It’s astonishing to see the control that the director Paul McGuigan exercises over the overtly sentimental drama.
So if you get the impression that is a film about an ill-matched bohemian couple indulging in a scandalous affair, then banish the thought.
“Film Stars Don’t Die In Liverpool” (at least the one in this film doesn’t) is a deeply tragic tale of star-crossed love, almost like a “Romeo and Juliet” whose Juliet is, in the words of Liverpool’s Romeo old enough to play Juliet’s nurse.
The rise of talking pictures coincided with the Great Depression. The ostensible golden age of the studios paralleled the darkest days of the thirties. Orson Welles’s “Citizen Kane,” released two months and two days before the bombing of Pearl Harbor, sparked an artistic revolution amid the Second World War’s stifled traumas. Current-day Hollywood contrives its public self-image from the phantoms and the fumes of the classic studio era; in the process, it evokes, with a fallacious longing, the hard-knock times that high-studio movies symbolize. The latest revenant of reflected glory is in not a Hollywood movie but a British one—“Film Stars Don’t Die in Liverpool,” based on the British actor Peter Turner’s memoir about his relationship with the Hollywood luminary Gloria Grahame, which began in 1978 (when she was fifty-four and he was twenty-six) and lasted until her death, in 1981.
As the title of Turner’s brisk, poignant book suggests, it’s the story of how Grahame, one of the most celebrated (and, to my mind, one of the best) movie actors of the nineteen-fifties, ended up being nursed through her final illness by him and his pleasantly unexceptional, warmly conventional working-class English family (who offer an extraordinary breadth of generosity and depth of emotion). The book’s strength is found in its sketches of surprising personal connections through a diverse range of places and settings: Turner and Grahame met in London, visited California and Las Vegas, and lived together in New York before Turner returned to Liverpool and, after a break in their relationship, was summoned to London to gather Grahame there and deal with her failing health. Turner, a working actor of local renown, found himself in contact with a legend whose way of life had become surprisingly ordinary but whose personality retained its grandeur, whose every casual remark resonated with the weight of a past that was populated by potentates and geniuses and by fierce conflicts—intimate, public, and historical. Continue reading →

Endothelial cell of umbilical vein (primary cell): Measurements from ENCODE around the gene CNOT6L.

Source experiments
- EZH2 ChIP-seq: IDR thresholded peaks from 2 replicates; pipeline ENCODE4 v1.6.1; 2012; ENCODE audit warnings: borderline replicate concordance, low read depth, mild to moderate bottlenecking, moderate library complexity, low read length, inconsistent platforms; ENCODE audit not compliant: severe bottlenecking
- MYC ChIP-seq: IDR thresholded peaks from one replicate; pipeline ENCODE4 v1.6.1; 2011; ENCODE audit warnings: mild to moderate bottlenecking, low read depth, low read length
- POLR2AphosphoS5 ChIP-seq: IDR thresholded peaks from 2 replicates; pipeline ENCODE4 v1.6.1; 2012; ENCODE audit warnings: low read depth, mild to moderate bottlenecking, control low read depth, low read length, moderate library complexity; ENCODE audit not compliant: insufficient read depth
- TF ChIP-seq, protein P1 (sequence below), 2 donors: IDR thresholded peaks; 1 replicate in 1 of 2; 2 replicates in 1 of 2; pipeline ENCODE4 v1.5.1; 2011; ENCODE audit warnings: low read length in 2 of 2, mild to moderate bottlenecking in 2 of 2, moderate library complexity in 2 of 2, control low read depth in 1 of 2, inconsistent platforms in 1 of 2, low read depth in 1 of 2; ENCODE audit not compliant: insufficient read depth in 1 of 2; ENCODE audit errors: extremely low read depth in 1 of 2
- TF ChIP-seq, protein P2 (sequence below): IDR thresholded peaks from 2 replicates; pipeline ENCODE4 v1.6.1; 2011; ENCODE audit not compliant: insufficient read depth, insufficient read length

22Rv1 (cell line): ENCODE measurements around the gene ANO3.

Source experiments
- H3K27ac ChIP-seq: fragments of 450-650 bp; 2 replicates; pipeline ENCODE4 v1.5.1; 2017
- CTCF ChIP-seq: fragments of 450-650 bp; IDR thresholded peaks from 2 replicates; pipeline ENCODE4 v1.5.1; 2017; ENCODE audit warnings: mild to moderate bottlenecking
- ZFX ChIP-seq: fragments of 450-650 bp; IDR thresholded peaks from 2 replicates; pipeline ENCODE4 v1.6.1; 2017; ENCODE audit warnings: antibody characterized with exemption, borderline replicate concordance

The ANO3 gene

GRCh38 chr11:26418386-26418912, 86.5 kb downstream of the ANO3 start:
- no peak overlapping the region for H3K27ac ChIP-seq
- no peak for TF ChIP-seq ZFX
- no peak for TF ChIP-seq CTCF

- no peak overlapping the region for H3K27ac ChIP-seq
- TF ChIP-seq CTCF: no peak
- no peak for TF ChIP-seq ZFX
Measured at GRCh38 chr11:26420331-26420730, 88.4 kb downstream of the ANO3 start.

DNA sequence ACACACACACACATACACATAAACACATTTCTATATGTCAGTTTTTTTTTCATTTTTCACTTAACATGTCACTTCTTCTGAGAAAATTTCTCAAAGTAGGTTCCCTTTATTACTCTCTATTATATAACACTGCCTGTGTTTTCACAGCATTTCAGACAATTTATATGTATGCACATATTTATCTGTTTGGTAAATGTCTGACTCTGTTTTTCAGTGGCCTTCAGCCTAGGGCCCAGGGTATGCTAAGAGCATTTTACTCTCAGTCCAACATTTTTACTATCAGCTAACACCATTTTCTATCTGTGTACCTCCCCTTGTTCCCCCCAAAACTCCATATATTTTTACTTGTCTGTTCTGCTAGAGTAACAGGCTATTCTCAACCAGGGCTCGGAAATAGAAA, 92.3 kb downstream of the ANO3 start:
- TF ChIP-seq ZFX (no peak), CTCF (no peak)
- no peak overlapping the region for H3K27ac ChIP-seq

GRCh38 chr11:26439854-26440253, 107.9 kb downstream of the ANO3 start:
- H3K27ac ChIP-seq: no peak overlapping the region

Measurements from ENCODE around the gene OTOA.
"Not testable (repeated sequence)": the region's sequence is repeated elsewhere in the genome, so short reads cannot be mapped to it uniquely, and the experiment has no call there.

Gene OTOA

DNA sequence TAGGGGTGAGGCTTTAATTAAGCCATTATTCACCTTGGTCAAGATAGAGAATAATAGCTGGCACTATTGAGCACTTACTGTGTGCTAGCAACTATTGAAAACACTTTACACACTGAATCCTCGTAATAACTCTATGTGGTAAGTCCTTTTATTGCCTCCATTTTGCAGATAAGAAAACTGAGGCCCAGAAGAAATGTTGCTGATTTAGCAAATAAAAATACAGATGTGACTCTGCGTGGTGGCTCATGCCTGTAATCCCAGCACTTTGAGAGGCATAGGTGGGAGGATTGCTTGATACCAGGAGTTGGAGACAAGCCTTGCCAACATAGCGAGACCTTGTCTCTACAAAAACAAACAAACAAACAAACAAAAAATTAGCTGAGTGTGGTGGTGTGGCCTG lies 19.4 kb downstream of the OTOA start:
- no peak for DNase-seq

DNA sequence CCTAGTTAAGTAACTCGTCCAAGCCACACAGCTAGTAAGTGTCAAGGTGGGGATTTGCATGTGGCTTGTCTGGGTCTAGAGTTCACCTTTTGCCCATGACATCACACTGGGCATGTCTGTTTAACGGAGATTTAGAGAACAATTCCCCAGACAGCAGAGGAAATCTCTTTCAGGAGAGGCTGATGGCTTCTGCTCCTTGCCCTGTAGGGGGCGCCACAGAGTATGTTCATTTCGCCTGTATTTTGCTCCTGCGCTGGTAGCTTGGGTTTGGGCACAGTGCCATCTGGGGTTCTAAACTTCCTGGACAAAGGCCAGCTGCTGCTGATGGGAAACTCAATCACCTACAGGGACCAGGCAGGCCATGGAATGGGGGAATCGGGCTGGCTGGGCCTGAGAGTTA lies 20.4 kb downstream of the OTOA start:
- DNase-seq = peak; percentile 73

Chris Knight: There’s little that feels unseemly about the film, whose wish-fulfillment vibe is strengthened by the drab-chic look of 1980s Britain
There’s a lovely little subgenre, often British, in which a regular Johnny has a brush with A-list fame. Think of Eddie Redmayne and Michelle Williams in My Week with Marilyn; Zac Efron meeting (British-born) Christian McKay in Me and Orson Welles; or, in the realm of pure fiction, Hugh Grant and Julia Roberts in Notting Hill.
The latest, Film Stars Don’t Die in Liverpool, is based on the book by British actor Peter Turner, and on the life of American film star Gloria Grahame, who died in 1981 – in New York, to be clear. You may remember her as the flirtatious Violet in 1946’s It’s a Wonderful Life (“I only wear this when I don’t care how I look,” she says of a clingy, traffic-stopping dress) or from an Oscar-winning supporting role a few years later in The Bad and the Beautiful. [ . . . ] Read Full Review at: Film Stars Don’t Die in Liverpool brings an oddball May-September romance back to life